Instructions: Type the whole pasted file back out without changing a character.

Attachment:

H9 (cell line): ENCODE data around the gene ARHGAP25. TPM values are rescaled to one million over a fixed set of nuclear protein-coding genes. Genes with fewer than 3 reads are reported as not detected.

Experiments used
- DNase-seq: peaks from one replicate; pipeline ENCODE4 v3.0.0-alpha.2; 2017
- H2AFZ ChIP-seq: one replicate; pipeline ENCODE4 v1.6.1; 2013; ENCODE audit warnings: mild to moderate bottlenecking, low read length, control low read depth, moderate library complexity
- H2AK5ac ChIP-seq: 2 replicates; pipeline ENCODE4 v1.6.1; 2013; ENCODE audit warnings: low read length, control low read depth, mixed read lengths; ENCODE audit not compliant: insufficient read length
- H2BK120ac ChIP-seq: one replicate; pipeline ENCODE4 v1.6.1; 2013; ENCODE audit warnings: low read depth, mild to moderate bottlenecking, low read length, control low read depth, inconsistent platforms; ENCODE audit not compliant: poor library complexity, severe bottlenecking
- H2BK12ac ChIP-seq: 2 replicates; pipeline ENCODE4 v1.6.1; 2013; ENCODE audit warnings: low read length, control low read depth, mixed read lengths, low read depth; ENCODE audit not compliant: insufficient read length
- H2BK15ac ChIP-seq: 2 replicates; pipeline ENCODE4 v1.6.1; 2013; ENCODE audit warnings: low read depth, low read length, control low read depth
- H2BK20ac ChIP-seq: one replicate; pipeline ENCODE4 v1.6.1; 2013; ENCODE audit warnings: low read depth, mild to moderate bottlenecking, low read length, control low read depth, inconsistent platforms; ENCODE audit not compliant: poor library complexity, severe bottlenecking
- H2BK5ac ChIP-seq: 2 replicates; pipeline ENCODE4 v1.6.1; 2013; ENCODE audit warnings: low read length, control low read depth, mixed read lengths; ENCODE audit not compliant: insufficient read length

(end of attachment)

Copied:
H9 (cell line): ENCODE data around the gene ARHGAP25. TPM values are rescaled to one million over a fixed set of nuclear protein-coding genes. Genes with fewer than 3 reads are reported as not detected.

Experiments used
- DNase-seq: peaks from one replicate; pipeline ENCODE4 v3.0.0-alpha.2; 2017
- H2AFZ ChIP-seq: one replicate; pipeline ENCODE4 v1.6.1; 2013; ENCODE audit warnings: mild to moderate bottlenecking, low read length, control low read depth, moderate library complexity
- H2AK5ac ChIP-seq: 2 replicates; pipeline ENCODE4 v1.6.1; 2013; ENCODE audit warnings: low read length, control low read depth, mixed read lengths; ENCODE audit not compliant: insufficient read length
- H2BK120ac ChIP-seq: one replicate; pipeline ENCODE4 v1.6.1; 2013; ENCODE audit warnings: low read depth, mild to moderate bottlenecking, low read length, control low read depth, inconsistent platforms; ENCODE audit not compliant: poor library complexity, severe bottlenecking
- H2BK12ac ChIP-seq: 2 replicates; pipeline ENCODE4 v1.6.1; 2013; ENCODE audit warnings: low read length, control low read depth, mixed read lengths, low read depth; ENCODE audit not compliant: insufficient read length
- H2BK15ac ChIP-seq: 2 replicates; pipeline ENCODE4 v1.6.1; 2013; ENCODE audit warnings: low read depth, low read length, control low read depth
- H2BK20ac ChIP-seq: one replicate; pipeline ENCODE4 v1.6.1; 2013; ENCODE audit warnings: low read depth, mild to moderate bottlenecking, low read length, control low read depth, inconsistent platforms; ENCODE audit not compliant: poor library complexity, severe bottlenecking
- H2BK5ac ChIP-seq: 2 replicates; pipeline ENCODE4 v1.6.1; 2013; ENCODE audit warnings: low read length, control low read depth, mixed read lengths; ENCODE audit not compliant: insufficient read length